This year, private home prices in Singapore rose by 2.9 per cent in the first quarter of 2021, according to official reports released by the Urban Redevelopment Authority (URA) on 1 April 2021. This followed a 2.1 per cent increase in the previous quarter, and a 2.2 per cent rise in private home prices for the whole of last year in 2020 amid the COVID-19 pandemic.
Resale prices in the public HDB housing market rose 2.8 per cent in the first quarter of 2021. This comes after prices in the fourth quarter of 2020 climbed 3.1 per cent over that in the previous quarter. Prices in third quarter of 2020 rose by 1.5 per cent.
Singapore's sound property market fundamentals today, as well as the effectiveness of the government's Covid-19 response packages in helping to keep many businesses has helped build confidence among Singaporeans and among foreigners who are considering moving their families to Singapore amidst a spate of racism against Asians seen happening across the world.
Reduce Loan To Value (LTV)?
Loan-To-Value (LTV) is an often used ratio in mortgage lending to determine the amount necessary to put in a down-payment and whether a lender will extend credit to a borrower.
The bank loan LTV used to be 80%, but it was tightened to 75% in July 2018 as one of the implemented measures to cool the property market. Further tightening of this Loan-To-Value will especially hurt the first time buyers as most property investors buying their 2nd or 3rd properties generally do not need the maximum LTV for their loans.
Many analysts believed that this Covid spike in property demand is driven by many first time home buyers as we not only see an increase in private property prices, we also see a return of cash over valuation or COV for HDB flat transactions. Covid may have created a genuine need for young adults / couples to move out of their parent's homes and buy their first property. This phenomenon is not only seen in Singapore but also seen in many developed cities around the world.
Total debt servicing ratio (TDSR) refers to the portion of a borrower's gross monthly income that goes towards repaying the monthly debt obligations, including the loan being applied for. A borrower's TDSR should be less than or equal to 60%.
As property loans can be large, long-term liabilities for most individuals and households. TDSR limits ensure that borrowers are not over-leveraged for property purchases. This also limits and reduces the ability of genuine home buyers in getting their desired homes as they will need to meet TSDR requirements when applying for their property loans.
If the government decides to lower TDSR to maybe 50% of the total income, this will greatly impact genuine homebuyers as the banks will only take help of homebuyers income as a guide when calculating the loan amount to offer them for their property purchase therefore going against the spirit of the government's plan for everyone who needs a home to be able to afford them.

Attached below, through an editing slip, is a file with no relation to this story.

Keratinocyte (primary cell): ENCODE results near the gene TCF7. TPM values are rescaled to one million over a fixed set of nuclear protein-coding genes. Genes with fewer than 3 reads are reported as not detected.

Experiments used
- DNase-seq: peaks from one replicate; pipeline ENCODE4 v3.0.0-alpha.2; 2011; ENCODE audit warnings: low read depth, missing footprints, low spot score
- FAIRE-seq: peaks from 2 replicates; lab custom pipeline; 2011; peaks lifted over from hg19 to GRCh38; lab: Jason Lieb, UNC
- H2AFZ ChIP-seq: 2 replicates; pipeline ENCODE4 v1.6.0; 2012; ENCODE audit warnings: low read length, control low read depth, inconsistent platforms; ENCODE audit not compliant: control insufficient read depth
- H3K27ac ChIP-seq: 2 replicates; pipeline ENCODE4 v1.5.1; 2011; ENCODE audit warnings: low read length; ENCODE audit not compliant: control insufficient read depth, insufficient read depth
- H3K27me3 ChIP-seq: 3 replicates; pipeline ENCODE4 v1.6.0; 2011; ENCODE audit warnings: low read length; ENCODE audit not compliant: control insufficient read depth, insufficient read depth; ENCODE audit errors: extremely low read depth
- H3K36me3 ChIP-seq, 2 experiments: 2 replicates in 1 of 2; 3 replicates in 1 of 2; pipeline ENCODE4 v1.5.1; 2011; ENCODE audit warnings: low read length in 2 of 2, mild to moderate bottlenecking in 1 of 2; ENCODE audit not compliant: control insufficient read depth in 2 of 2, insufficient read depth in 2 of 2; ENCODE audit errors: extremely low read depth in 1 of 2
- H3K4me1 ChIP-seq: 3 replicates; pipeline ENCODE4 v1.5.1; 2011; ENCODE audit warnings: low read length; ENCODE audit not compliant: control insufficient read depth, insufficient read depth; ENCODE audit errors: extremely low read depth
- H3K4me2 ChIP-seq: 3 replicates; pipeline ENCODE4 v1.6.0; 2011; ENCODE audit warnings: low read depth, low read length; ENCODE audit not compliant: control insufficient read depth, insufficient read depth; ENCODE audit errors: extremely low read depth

Singapore may be the only country in the world that discourages its citizens from buying more than one property by implementing Additional Buyer Stamp Duties (ABSD) on top of its normal Buyer's Stamp Duty due to its limited and scarce land space. Singapore currently charge its own citizens a whopping 12% ABSD for buying a second property and an astonishing 15% ABSD for buying a 3rd property. Some felt its akin to punishing the rich for being rich. So if the government increases the already hefty ABSD towards its own citizens for buying properties, there may be a knee jerk reaction in the property market negatively impacting the critical construction sector which is already reeling from last year's Covid pandemic.
The construction sector has been one of the hardest-hit industries amid the fallout from the pandemic, contracting more than 50% and saw one of the largest declines in employment - by 13,600 workers, second to only the food and beverage services sector. This sector is expected to slowly improve in 2021.
One suggestion for the government to reduce the price of future new condo launches is to release more land parcels for government land sales (GLS). This will increase the supply of land to build more condos and will also effectively lower the land bidding costs as developers have more land parcels to choose from and not be forced to compete for limited land parcels which effectively will drive up the winning bid price. Higher bids will mean higher prices for the future condo units as developers pass the higher costs to consumers. Some wonder how does the government expect developers to be prudent in their land bids when they are not releasing enough GLS land to meet demand for housing.
Real estate professional Kiwi Lim from Huttons Asia felt the government may not be too keen to sell more land parcels as it may lower the prices of the winning bids for the individual land parcels thereby reducing the total sum from the land sales that contributes to the government reserves, especially when more than $90 billion has already been spent last year from the reserve coffers to manage the economy and Covid pandemic last year.
"This year, our government's policy makers might really have a headache deciding on whether to implement additional cooling measures for Singapore's property market as the government does not want to cripple the construction industry and other industries linked to it. The impact such a decision may have on the overall Singapore economy during this Covid period may be immense. We believe the market is driven by many first time buyers and not purely by investors and foreigners (foreigners were mainly kept out of our borders during this pandemic period). I have never seen our government deliberate so long on implementing property cooling measure after various writeups of possible cooling measures were floated in the mass media." said Kiwi